The Skills Gap Remains Penang’s Big Challenge

By Ong Wooi Leng (Head, Social Studies and Statistics Programme)   |   Posted on

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Executive Summary

  • There is full employment in Penang. This is a good sign indeed, especially when the rest of the world is in an economic crisis.
  • The challenge for the state lies in attaining and maintaining a high-skill workforce. Inflows of investments into high-technology manufacturing and knowledge-intensive services increase the demand for quality high-skill labour, and labour competition is the fiercest at the high-qualified spectrum.
  • Measures to minimise quantitative and qualitative mismatches of skills are crucial if fresh graduates are to have the right skills needed for future industrial development.
  • Continued human capital development is therefore necessary to move Penang and Malaysia towards becoming a high-income nation.
  • Importing foreign talent to train the existing workforce should be seriously considered, and universities should establish career centres that work closely with employers to provide students with up-to-date information about employment opportunities.


An economy’s rising competitiveness is generally signposted by a sustainable and strong human capital development. Towards this aim, student enrolment in Malaysia over the last three decades or so has been expanding, facilitated by the sharp increase in the number of public and private universities in the country. The aim has been to hit the Vision 2020 target of having at least 21% of the national labour force possessing tertiary education.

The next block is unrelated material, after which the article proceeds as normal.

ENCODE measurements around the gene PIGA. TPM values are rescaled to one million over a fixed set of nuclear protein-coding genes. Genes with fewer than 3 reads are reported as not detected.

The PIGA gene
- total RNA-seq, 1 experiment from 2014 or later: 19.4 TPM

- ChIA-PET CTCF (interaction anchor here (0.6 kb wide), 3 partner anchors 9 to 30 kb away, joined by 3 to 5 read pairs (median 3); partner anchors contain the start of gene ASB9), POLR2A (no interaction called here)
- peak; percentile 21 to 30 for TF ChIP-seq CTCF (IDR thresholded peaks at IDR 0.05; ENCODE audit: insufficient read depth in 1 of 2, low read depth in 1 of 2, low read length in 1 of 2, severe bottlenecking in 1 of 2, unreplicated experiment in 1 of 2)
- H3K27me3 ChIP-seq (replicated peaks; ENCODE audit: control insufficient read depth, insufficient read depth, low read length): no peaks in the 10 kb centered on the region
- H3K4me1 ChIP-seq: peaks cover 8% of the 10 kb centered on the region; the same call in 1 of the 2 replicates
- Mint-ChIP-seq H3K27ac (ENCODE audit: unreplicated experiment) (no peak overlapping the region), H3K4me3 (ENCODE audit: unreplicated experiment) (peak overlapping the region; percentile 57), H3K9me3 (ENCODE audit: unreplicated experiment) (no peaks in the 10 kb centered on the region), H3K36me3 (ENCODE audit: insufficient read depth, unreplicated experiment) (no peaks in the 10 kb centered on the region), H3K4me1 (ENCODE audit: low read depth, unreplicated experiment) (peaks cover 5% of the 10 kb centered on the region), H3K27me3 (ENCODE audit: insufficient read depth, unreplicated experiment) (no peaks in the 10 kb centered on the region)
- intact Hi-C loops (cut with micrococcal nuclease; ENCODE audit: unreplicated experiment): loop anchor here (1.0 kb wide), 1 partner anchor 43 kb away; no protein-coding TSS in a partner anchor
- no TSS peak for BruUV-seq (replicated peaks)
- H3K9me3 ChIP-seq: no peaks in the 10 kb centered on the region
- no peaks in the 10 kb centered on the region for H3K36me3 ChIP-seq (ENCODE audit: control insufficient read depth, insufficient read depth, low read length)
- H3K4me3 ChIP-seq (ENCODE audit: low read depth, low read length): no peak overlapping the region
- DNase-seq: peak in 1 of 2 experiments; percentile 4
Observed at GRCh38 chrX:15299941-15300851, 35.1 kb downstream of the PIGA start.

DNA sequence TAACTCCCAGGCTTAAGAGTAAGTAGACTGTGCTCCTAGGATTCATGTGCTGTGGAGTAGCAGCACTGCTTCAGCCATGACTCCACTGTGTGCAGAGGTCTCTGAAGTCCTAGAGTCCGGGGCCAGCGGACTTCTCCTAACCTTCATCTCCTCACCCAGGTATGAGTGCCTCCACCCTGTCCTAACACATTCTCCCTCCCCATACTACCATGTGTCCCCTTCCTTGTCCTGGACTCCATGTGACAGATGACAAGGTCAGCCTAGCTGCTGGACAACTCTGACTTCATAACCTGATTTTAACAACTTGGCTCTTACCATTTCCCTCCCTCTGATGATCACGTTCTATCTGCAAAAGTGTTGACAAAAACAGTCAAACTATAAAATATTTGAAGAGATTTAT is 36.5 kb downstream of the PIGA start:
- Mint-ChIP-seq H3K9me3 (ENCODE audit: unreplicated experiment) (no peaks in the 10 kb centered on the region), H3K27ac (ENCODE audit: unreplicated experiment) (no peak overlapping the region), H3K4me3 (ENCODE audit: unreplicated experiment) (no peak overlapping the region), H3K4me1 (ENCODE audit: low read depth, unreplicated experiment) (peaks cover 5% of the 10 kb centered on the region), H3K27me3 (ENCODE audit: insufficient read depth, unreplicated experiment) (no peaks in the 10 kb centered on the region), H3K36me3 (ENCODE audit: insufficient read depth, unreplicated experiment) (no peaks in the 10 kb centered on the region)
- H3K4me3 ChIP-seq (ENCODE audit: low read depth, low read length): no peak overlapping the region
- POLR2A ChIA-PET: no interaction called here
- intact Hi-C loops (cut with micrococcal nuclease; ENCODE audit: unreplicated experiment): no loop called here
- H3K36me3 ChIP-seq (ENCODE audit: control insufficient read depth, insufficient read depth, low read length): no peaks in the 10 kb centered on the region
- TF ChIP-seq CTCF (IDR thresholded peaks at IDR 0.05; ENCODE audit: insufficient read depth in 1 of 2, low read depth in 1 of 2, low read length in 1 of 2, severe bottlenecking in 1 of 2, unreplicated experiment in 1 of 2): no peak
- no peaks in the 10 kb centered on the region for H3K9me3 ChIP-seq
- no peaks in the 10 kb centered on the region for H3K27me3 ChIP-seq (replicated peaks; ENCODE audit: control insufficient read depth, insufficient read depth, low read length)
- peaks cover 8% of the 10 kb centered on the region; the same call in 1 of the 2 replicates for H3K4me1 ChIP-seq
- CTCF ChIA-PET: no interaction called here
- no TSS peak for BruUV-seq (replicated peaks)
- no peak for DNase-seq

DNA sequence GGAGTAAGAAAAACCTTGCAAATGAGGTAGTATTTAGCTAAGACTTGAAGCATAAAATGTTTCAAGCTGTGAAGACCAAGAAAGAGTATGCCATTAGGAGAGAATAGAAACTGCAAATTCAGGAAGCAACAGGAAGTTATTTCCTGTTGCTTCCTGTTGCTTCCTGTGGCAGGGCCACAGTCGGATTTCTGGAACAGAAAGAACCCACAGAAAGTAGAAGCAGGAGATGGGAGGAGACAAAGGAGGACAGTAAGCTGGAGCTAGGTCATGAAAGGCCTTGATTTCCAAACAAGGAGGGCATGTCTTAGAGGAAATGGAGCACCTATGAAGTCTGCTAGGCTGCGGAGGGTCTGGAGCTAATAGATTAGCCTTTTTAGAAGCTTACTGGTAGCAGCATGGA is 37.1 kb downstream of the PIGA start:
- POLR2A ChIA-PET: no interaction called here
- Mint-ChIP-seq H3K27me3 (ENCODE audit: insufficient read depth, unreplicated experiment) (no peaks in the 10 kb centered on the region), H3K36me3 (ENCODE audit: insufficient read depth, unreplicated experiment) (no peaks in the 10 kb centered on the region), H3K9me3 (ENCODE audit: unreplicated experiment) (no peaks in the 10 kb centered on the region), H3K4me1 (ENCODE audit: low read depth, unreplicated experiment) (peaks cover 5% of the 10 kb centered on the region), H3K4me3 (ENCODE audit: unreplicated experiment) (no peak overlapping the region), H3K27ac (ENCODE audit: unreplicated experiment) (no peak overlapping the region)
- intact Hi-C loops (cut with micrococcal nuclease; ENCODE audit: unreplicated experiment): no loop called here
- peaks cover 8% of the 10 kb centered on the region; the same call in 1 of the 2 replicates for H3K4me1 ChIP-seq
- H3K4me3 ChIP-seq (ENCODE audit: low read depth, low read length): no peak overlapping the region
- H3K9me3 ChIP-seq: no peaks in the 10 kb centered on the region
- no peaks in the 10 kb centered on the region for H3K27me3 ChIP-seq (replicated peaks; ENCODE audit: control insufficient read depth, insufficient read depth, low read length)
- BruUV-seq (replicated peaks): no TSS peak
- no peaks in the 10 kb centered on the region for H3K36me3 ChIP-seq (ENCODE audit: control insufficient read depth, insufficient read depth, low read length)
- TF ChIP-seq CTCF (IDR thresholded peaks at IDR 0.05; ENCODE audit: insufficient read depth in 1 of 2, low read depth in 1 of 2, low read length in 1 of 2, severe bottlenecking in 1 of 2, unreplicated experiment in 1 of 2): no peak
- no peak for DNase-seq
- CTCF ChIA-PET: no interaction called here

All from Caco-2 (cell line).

However, while Malaysia’s tertiary-educated workforce quantitatively skyrocketed to 27.7% in 2016, the lack of soft skills among the graduates, as pointed out in the National Graduate Employability Blueprint 2012-2017, is cause for worry. The country appears to have shot past its target, and many worry about the employability of many of these graduates. Apparently, their acquired skills are inconsistent with industry needs, and have left a sizeable number of them without a source of income.

In Penang, the industrial sector has been an important source of employment since the 1970s, and its workforce had moved from agriculture and trading activities into export-oriented electronics manufacturing operations. As the state turned into one of the largest electronics manufacturing hubs in the world, multinational companies upgraded their facilities as technologies developed.

Industrial 4.0 is the next wave of manufacturing upheaval, and more human talent in the fields of automation, artificial intelligence and Internet of Things (IoT) is acutely needed. Using Penang data, this article examines employment trends alongside other labour-relevant issues.

The Employment Situation in Penang

Penang’s employment condition has been stable over the past two decades. Prior to the 1997 Asian Financial Crisis, the state’s labour force participation rate was growing below the national rate but has since then surpassed it. It rose steeply during 1996-97, from 60.6% to 68.2%. In 2016, it continued steadily at 69.0% (Figure 1). This suggests that more of the state’s population aged between 15-64 years old is now participating in the labour market.